- an Eclipse-based application environment (the user interface or TextGridLab),
- generic services for textual analysis and processing (with a platform that can be customized for new services),
- TextGrid middleware, and
- stable data archives.
Teuchos. University of Hamburg and Aristotle Archive. Web. 1 Dec. 2014.
The Teuchos project is based at the University of Hamburg and is working in partnership with the Aristotle Archive at the free university of Berlin. They are focused on building a research infrastructure for philology that includes the digitization, encoding and description of manuscripts, the development of an XML encoding for manuscript watermarks, the creation of a web-based environment for philological research that includes a Fedora repository, the management of heterogeneous data, and the support of multi-lingual research. The website (in German) provides further details on all of these aspects.
Deckers, D., L. Koll, and C. Vertan.“Representation and Encoding of Heterogeneous Data in a Web Based Research Environment for Manuscript and Textual Studies.” Kodikologie und Paläographie im digitalen Zeitalter-Codicology and Palaeography in the Digital Age, (2009).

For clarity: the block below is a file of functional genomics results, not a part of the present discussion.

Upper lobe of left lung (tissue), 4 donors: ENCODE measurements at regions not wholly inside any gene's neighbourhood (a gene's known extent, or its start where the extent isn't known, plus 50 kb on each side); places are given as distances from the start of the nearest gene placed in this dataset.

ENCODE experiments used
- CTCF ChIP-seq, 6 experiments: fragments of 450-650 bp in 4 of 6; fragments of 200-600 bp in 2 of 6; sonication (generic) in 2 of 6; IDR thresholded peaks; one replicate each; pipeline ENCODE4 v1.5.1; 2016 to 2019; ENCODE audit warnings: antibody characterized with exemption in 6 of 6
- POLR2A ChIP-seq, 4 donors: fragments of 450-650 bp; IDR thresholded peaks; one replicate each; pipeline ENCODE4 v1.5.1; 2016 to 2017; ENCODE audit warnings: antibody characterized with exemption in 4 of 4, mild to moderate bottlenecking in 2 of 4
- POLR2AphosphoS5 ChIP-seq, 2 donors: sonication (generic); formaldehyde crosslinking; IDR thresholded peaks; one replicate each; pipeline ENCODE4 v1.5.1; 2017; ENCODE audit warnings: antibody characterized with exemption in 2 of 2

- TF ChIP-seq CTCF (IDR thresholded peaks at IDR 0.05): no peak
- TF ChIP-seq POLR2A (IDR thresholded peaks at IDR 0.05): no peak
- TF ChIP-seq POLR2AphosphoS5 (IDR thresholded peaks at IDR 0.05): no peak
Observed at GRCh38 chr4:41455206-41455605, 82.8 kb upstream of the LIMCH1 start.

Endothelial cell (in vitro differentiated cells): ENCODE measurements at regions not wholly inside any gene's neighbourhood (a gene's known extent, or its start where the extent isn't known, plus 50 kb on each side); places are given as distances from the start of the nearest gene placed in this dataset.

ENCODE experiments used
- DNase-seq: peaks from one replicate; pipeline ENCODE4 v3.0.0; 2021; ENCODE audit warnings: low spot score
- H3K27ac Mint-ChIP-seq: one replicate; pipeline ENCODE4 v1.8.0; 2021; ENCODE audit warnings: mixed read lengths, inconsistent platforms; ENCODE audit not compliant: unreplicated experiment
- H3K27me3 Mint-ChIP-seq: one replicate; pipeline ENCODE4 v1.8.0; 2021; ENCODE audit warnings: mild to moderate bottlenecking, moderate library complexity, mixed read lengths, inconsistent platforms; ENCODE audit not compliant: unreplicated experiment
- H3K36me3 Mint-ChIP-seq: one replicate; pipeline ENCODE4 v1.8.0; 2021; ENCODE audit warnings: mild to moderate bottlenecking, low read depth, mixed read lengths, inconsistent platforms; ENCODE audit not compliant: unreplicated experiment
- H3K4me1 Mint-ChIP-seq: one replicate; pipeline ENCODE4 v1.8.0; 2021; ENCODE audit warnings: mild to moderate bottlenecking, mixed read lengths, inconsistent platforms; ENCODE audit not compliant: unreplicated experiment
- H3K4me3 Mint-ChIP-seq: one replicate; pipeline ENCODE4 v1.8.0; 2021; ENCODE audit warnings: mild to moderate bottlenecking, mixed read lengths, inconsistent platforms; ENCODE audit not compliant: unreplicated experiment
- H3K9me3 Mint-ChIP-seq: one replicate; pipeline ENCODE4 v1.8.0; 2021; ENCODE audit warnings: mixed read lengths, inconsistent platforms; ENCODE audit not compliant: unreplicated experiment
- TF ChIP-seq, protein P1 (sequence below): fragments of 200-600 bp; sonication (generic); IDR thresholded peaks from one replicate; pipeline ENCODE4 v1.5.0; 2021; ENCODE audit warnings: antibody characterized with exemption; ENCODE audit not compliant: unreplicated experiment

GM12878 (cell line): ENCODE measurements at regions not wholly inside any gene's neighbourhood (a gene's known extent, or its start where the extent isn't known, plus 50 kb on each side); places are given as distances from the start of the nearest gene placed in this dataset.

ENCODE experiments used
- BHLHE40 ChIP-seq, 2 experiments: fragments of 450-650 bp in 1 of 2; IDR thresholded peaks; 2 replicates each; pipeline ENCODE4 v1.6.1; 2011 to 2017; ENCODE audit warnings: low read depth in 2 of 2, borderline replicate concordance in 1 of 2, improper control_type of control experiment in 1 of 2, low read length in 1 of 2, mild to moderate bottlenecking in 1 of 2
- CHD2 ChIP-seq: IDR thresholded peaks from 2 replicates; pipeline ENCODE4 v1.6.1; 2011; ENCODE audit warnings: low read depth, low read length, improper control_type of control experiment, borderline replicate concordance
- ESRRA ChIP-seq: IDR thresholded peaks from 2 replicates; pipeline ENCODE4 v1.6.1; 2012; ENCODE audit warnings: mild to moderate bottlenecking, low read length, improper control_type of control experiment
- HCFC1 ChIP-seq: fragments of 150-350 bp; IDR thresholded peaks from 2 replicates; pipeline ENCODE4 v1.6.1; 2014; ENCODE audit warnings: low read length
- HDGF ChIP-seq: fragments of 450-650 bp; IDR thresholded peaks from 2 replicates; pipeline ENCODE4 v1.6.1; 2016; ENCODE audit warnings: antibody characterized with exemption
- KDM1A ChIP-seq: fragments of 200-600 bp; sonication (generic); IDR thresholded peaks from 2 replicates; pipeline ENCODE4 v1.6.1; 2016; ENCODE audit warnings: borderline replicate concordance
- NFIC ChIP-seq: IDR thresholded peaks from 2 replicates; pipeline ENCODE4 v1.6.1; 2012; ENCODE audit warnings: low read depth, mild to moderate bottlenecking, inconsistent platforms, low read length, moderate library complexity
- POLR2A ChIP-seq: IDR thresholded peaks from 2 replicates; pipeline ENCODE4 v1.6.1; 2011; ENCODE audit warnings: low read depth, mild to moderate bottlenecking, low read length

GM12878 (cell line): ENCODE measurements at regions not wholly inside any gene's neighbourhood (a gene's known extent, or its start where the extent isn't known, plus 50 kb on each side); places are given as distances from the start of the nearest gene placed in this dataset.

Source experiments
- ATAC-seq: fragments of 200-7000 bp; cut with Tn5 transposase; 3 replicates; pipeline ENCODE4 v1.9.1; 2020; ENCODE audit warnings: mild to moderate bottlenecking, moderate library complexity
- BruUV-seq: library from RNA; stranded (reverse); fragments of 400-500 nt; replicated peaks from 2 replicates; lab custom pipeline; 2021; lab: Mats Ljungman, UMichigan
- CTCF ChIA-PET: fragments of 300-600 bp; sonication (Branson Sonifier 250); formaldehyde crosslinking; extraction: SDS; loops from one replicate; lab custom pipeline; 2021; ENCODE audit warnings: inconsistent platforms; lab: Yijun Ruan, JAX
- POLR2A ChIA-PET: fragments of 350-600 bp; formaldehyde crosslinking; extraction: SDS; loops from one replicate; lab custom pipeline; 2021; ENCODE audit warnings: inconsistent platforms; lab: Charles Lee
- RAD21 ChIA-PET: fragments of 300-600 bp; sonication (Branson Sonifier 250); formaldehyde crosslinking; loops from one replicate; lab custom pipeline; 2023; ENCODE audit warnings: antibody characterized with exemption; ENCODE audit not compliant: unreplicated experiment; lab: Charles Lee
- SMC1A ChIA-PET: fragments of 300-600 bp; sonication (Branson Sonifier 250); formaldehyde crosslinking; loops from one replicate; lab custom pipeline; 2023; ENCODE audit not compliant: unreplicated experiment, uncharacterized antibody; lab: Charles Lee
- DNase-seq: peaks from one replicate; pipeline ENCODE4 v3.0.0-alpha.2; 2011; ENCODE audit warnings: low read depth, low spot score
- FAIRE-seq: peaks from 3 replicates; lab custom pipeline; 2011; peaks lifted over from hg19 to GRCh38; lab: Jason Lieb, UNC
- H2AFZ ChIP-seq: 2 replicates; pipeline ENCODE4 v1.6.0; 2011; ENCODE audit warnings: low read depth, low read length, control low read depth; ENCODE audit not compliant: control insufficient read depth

Deckers et al. give a detailed examination of the data encoding and representation being developed for manuscripts (with a focus on the importance of encoding both structural and intellectual content), as well as a thorough technical overview of the open-source Teuchos platform. The major goal of their “web based research environment” is to provide access to both primary (e.g. images of multiple manuscripts, transcriptions of manuscripts) and secondary source data (reference works, scholarly papers) and to tools that philologists working in manuscript and textual studies can use to capture, exchange and collaboratively edit philological data. Teuchos hopes to make all of the data created by their project available as “primary or raw data in order to be reusable as source material for various individual or collaborative research projects” and will use Creative Commons licenses whenever possible (though the authors acknowledge that access to digitized manuscript images will depend on the policy of the contributing institution). The Teuchos platform will also support three kinds of users who can interact with the repository: